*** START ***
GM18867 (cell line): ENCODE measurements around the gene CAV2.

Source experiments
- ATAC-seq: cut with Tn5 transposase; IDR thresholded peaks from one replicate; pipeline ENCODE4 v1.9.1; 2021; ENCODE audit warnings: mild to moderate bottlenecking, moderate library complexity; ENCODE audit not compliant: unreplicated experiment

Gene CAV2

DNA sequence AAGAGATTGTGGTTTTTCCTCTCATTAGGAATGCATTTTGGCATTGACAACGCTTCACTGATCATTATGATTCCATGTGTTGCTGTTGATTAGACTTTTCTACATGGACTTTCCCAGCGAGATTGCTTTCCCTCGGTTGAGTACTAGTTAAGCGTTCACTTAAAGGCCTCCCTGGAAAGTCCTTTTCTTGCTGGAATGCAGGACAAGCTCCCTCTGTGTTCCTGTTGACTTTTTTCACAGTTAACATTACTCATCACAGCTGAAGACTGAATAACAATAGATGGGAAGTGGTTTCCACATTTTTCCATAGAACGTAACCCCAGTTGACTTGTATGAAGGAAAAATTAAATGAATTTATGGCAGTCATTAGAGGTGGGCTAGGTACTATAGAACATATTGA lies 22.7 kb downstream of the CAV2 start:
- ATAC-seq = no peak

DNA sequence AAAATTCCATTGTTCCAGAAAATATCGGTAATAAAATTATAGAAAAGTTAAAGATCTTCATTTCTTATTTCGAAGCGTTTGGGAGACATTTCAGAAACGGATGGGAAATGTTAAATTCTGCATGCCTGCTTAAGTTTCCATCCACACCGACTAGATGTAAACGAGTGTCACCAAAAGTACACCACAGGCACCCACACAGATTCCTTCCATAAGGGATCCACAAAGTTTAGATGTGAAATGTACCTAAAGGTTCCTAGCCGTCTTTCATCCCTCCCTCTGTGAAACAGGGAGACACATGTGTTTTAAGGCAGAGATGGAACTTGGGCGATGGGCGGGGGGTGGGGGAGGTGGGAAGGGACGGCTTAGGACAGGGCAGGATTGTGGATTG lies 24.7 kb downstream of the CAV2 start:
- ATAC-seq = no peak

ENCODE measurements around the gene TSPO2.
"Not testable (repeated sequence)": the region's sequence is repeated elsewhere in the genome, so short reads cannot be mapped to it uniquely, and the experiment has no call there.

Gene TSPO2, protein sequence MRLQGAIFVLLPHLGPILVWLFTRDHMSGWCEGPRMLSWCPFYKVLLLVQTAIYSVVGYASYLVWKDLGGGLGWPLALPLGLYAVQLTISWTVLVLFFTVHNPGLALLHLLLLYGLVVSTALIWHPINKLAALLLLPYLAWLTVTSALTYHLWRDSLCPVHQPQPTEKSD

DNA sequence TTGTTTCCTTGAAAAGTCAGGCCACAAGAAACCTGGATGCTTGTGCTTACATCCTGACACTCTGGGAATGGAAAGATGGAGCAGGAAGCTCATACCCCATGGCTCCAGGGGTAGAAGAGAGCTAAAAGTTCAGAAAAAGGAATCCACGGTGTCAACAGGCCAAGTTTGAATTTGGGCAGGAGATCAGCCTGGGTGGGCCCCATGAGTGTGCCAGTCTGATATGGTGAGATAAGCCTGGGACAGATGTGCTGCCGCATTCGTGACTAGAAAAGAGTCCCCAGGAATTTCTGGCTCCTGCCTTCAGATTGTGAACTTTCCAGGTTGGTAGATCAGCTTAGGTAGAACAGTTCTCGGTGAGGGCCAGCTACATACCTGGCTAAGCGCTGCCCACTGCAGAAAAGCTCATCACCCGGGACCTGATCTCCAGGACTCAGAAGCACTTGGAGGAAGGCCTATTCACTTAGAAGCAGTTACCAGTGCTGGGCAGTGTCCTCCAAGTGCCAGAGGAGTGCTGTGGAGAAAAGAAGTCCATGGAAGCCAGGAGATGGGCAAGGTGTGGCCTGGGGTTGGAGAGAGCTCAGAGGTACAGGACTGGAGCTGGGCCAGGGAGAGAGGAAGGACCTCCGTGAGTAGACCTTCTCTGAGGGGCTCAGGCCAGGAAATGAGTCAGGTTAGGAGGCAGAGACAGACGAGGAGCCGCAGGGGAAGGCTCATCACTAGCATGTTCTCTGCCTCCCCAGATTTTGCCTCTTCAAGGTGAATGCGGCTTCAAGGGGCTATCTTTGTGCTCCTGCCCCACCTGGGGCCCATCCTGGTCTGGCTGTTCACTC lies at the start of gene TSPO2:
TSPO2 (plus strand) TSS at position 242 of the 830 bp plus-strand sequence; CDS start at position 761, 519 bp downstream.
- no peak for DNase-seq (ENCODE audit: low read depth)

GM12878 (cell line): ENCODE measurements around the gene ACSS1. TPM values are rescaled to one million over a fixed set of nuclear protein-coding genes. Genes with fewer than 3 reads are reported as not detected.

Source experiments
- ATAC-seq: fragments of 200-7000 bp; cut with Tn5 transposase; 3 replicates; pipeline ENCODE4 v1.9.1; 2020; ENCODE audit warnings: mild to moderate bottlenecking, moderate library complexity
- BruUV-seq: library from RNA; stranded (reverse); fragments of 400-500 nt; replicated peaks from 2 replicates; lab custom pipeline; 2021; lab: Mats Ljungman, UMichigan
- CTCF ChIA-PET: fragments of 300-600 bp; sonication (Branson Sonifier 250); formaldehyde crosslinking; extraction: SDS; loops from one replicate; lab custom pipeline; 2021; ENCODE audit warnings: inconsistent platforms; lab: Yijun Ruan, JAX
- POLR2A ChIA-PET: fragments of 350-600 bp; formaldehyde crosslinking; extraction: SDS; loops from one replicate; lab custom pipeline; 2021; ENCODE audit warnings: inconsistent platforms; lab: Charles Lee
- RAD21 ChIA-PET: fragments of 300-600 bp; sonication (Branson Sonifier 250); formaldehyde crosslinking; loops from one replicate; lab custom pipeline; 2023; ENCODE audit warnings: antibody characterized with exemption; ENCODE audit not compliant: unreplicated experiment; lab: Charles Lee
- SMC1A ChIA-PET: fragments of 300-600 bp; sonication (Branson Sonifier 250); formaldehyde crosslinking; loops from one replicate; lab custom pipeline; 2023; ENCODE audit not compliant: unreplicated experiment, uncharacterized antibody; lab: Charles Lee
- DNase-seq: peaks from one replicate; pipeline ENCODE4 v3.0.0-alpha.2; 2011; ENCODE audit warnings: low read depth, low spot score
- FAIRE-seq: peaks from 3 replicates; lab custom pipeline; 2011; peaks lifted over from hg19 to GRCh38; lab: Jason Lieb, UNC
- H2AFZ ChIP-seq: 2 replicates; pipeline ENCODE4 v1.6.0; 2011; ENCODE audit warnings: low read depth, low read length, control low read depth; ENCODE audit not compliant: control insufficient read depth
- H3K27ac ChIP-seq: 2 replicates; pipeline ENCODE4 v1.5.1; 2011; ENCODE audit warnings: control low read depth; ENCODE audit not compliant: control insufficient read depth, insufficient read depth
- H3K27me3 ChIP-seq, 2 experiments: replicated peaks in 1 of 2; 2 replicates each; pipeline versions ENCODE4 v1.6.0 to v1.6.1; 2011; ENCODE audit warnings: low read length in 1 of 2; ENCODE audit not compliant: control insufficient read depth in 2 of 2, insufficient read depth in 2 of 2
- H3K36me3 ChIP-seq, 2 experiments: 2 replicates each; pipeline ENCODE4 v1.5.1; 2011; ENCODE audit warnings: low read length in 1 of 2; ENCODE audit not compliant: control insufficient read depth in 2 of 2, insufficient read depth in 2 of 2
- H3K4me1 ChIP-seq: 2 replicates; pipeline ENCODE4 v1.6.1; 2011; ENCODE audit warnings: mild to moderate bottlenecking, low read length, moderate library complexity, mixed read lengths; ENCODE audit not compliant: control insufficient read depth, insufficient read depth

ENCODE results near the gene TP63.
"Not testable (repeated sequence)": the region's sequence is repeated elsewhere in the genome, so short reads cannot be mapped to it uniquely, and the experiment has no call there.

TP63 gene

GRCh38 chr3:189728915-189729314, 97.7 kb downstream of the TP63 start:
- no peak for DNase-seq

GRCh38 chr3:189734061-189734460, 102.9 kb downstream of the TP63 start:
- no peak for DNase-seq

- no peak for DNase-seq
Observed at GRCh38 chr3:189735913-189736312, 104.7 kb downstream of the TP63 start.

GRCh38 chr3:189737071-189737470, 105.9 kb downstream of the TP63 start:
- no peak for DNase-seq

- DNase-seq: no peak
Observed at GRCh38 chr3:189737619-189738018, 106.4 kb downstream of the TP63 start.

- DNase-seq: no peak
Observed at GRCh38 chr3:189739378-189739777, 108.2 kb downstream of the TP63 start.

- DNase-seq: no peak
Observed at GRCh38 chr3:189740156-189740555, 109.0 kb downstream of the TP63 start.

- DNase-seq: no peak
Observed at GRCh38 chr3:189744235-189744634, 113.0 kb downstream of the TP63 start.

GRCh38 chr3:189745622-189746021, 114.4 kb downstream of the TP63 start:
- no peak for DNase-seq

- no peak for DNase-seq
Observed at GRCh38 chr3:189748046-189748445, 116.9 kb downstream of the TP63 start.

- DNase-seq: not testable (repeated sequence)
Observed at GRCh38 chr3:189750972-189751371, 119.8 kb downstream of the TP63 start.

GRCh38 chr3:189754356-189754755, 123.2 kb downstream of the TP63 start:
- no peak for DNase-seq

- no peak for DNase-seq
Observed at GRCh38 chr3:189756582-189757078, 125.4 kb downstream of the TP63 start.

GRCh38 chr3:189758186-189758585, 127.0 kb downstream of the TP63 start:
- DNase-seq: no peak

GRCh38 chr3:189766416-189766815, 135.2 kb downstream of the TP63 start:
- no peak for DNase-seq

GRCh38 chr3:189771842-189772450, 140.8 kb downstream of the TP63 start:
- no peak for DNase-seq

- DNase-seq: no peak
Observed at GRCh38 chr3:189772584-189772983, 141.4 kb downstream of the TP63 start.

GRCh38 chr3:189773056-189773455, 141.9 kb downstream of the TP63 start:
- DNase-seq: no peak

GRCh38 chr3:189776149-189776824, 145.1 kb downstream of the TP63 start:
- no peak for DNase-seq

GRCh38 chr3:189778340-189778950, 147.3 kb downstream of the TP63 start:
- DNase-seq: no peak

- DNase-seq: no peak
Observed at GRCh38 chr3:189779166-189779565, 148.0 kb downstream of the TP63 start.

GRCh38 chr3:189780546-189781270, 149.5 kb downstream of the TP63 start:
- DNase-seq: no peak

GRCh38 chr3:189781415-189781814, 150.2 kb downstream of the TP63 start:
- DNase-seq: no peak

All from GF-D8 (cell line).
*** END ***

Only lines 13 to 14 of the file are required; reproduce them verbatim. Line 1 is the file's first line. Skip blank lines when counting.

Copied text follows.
TSPO2 (plus strand) TSS at position 242 of the 830 bp plus-strand sequence; CDS start at position 761, 519 bp downstream.
- no peak for DNase-seq (ENCODE audit: low read depth)